RV Repair Manual
  for the RV Do-It-Yourselfer

Home RV Maintenance Manual Free RV Repair Manuals Free RV Owners Manuals Articles RV Videos

The Absorption Refrigerator

or (How to apply heat to cool things down)

       At the rear of the modern absorption (RV) refrigerator, there is a maze of steel tubing called the cooling unit. It is a self-contained, sealed system containing ammonia, hydrogen, water and a corrosion resisting agent. (usually sodium chromate)

      In the lower portion of the cooling unit there is a bulb shaped container, called the absorber, holding a solution of ammonia and water, which is connected by a passageway to the siphon pump. The siphon pump is similar in operation to the center pipe of a coffee percolator. A heat source is applied (by a gas flame or an electric heating element) at the bottom of the siphon pump causing the ammonia/water solution to "boil" and form large gas bubbles. These bubbles push the ammonia/water solution to the top of the siphon pump where the now gaseous ammonia continues upward and the water separates out to flow down to a point where it is reused later.

      The ammonia gas enters the finned condenser at the top of the cooling unit, where heat is dissipated to the atmosphere. As a result of this cooling effect, the ammonia vapor condenses to a liquid form and gravity takes over. The liquid ammonia flows down to the evaporator tube located inside the freezer compartment, where it mixes with pure hydrogen gas, again allowing the ammonia to "boil". It takes heat to produce this change of state (liquid ammonia to vaporous ammonia) and this heat is extracted from the freezer compartment and the food contained within.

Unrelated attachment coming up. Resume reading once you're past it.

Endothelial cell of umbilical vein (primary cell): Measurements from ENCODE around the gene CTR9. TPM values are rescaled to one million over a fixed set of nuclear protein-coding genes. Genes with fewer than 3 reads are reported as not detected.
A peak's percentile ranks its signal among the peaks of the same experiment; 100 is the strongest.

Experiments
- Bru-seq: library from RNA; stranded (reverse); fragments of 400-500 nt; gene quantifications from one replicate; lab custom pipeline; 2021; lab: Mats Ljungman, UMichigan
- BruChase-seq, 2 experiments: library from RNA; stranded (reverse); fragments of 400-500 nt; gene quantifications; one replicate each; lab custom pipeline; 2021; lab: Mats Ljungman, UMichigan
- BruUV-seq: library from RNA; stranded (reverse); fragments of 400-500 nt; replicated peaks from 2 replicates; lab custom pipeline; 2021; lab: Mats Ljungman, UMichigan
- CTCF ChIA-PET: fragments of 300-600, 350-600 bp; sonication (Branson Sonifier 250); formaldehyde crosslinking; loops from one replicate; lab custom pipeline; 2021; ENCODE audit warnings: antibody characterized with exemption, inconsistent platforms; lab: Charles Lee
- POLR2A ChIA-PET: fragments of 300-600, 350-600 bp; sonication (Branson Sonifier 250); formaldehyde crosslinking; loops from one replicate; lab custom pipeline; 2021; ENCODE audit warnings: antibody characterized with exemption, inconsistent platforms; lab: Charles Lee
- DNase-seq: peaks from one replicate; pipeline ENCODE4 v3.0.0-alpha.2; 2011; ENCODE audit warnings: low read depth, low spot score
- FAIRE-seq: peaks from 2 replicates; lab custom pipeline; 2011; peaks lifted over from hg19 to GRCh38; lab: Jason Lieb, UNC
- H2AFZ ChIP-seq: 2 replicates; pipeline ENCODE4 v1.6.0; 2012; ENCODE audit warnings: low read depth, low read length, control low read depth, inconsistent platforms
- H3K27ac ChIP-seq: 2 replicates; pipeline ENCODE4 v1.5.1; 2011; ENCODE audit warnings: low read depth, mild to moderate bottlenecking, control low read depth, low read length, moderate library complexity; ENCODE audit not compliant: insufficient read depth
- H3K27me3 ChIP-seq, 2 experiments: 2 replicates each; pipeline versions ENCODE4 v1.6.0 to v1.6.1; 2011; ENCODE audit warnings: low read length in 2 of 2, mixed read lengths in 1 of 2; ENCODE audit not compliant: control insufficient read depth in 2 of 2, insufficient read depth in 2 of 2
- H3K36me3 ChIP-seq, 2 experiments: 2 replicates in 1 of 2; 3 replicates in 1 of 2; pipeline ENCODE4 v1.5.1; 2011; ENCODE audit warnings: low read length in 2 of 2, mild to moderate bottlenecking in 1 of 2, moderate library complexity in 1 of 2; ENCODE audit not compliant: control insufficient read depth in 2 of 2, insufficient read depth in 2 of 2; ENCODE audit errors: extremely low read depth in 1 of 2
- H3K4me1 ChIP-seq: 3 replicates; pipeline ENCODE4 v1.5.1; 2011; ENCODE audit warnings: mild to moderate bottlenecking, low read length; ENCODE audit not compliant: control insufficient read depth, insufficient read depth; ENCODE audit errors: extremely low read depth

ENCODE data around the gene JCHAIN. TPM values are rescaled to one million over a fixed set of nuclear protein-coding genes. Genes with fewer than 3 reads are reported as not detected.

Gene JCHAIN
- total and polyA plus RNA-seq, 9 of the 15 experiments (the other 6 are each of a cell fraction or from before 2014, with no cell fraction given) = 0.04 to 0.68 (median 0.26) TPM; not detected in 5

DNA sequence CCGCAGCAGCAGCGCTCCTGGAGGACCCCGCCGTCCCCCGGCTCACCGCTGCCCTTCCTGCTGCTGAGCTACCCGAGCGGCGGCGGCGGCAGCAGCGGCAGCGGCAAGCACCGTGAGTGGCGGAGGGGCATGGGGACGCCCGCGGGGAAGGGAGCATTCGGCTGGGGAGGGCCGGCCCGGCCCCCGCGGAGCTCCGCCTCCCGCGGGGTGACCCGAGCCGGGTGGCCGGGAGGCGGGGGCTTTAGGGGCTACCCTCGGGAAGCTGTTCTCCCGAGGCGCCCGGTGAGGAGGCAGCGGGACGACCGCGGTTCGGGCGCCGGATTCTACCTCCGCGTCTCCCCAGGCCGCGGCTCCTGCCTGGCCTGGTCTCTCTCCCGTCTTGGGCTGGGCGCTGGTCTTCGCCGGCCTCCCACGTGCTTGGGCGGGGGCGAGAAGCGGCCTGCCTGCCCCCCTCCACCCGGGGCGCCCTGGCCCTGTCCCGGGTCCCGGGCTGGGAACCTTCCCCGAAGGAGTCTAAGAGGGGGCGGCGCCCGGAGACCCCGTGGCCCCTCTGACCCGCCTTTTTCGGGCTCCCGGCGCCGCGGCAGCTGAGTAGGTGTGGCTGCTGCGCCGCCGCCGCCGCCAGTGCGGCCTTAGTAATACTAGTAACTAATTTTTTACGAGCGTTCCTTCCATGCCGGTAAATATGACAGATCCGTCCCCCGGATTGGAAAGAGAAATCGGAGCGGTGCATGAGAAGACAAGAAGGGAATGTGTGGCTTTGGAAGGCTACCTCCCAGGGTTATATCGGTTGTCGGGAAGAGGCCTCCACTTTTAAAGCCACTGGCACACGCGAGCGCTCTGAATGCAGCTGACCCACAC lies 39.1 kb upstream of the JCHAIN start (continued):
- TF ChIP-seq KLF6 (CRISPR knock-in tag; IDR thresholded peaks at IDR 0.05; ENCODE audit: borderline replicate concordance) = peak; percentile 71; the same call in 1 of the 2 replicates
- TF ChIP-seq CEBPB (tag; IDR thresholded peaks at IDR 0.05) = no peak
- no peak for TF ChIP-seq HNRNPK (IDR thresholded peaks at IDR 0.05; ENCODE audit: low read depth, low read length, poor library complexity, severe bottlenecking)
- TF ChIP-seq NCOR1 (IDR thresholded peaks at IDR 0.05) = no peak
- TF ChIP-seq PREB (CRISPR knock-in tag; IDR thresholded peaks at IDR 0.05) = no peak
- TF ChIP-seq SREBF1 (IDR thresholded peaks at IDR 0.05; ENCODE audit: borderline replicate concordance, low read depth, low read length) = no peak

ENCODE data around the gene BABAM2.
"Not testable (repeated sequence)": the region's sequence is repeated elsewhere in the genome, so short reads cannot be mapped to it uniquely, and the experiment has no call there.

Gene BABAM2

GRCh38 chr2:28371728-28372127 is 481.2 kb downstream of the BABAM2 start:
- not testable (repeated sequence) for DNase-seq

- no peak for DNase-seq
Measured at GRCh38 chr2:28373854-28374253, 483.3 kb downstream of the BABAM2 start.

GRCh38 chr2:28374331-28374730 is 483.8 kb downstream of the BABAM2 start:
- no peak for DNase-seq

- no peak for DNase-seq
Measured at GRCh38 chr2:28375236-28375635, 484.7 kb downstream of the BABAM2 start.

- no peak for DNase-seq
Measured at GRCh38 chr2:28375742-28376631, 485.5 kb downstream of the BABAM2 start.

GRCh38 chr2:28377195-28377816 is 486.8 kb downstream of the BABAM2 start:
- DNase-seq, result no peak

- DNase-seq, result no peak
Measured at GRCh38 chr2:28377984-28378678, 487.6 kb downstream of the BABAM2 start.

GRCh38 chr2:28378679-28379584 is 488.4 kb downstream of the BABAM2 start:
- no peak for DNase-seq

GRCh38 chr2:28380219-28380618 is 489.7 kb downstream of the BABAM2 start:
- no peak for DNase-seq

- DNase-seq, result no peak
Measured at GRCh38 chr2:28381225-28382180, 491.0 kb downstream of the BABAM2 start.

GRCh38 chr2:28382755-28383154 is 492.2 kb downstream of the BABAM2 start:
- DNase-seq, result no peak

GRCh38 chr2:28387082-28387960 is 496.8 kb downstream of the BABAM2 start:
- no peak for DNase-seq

The weight of the ammonia/hydrogen mixture carries it down to the absorber bulb at the bottom of the cooling unit, where the water in the system absorbs the ammonia. The released hydrogen (a very light gas) rises through the absorption tube passing over the water that is running down from the siphon pump (discussed above) and the remaining ammonia is absorbed. Therefor pure hydrogen is available again at the evaporator and the water/ammonia mix in the absorber bulb can continue the cycle.

      This is the basic operation of the absorption cooling unit. Other components are involved to control the temperature settings.

See also: